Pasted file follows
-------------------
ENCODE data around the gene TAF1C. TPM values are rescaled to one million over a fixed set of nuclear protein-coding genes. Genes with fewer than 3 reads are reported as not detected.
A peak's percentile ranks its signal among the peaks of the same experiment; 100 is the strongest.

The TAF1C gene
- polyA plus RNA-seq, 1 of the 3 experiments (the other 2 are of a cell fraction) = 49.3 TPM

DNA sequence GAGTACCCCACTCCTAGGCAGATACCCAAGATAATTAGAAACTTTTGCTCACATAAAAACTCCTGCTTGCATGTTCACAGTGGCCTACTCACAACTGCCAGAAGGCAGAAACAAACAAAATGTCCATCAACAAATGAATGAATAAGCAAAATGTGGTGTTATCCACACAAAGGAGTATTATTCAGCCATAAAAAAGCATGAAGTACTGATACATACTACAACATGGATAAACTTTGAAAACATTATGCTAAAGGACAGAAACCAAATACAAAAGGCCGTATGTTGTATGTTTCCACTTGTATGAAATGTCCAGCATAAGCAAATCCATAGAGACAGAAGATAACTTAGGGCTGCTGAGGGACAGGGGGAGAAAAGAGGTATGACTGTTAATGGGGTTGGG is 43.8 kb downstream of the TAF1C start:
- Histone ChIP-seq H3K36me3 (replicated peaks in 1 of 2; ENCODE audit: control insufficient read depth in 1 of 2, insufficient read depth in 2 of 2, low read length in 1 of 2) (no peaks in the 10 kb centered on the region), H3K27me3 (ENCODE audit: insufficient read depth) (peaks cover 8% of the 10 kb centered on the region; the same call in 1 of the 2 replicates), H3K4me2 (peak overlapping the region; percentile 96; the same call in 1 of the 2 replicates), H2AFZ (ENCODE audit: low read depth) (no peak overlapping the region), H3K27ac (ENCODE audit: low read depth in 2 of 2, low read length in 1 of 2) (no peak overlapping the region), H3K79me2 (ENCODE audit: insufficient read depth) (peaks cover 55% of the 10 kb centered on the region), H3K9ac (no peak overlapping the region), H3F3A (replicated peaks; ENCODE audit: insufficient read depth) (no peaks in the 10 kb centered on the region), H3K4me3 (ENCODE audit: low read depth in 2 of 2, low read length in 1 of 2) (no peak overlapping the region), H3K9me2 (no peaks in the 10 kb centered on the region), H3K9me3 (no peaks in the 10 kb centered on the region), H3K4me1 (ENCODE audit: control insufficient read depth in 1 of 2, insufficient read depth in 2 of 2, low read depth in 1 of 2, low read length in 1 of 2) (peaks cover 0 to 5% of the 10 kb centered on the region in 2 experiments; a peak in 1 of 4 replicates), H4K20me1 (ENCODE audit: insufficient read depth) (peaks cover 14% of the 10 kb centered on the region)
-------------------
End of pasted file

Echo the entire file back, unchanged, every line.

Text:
ENCODE data around the gene TAF1C. TPM values are rescaled to one million over a fixed set of nuclear protein-coding genes. Genes with fewer than 3 reads are reported as not detected.
A peak's percentile ranks its signal among the peaks of the same experiment; 100 is the strongest.

The TAF1C gene
- polyA plus RNA-seq, 1 of the 3 experiments (the other 2 are of a cell fraction) = 49.3 TPM

DNA sequence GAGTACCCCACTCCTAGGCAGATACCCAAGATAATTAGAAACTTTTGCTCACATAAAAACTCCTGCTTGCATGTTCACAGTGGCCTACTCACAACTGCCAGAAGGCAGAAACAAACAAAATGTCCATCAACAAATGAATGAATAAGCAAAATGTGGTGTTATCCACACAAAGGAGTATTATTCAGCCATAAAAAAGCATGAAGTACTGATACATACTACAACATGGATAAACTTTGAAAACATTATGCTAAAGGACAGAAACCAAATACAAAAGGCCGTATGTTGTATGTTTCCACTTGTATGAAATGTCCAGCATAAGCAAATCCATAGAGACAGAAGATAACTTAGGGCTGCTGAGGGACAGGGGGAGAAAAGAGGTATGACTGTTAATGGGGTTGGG is 43.8 kb downstream of the TAF1C start:
- Histone ChIP-seq H3K36me3 (replicated peaks in 1 of 2; ENCODE audit: control insufficient read depth in 1 of 2, insufficient read depth in 2 of 2, low read length in 1 of 2) (no peaks in the 10 kb centered on the region), H3K27me3 (ENCODE audit: insufficient read depth) (peaks cover 8% of the 10 kb centered on the region; the same call in 1 of the 2 replicates), H3K4me2 (peak overlapping the region; percentile 96; the same call in 1 of the 2 replicates), H2AFZ (ENCODE audit: low read depth) (no peak overlapping the region), H3K27ac (ENCODE audit: low read depth in 2 of 2, low read length in 1 of 2) (no peak overlapping the region), H3K79me2 (ENCODE audit: insufficient read depth) (peaks cover 55% of the 10 kb centered on the region), H3K9ac (no peak overlapping the region), H3F3A (replicated peaks; ENCODE audit: insufficient read depth) (no peaks in the 10 kb centered on the region), H3K4me3 (ENCODE audit: low read depth in 2 of 2, low read length in 1 of 2) (no peak overlapping the region), H3K9me2 (no peaks in the 10 kb centered on the region), H3K9me3 (no peaks in the 10 kb centered on the region), H3K4me1 (ENCODE audit: control insufficient read depth in 1 of 2, insufficient read depth in 2 of 2, low read depth in 1 of 2, low read length in 1 of 2) (peaks cover 0 to 5% of the 10 kb centered on the region in 2 experiments; a peak in 1 of 4 replicates), H4K20me1 (ENCODE audit: insufficient read depth) (peaks cover 14% of the 10 kb centered on the region)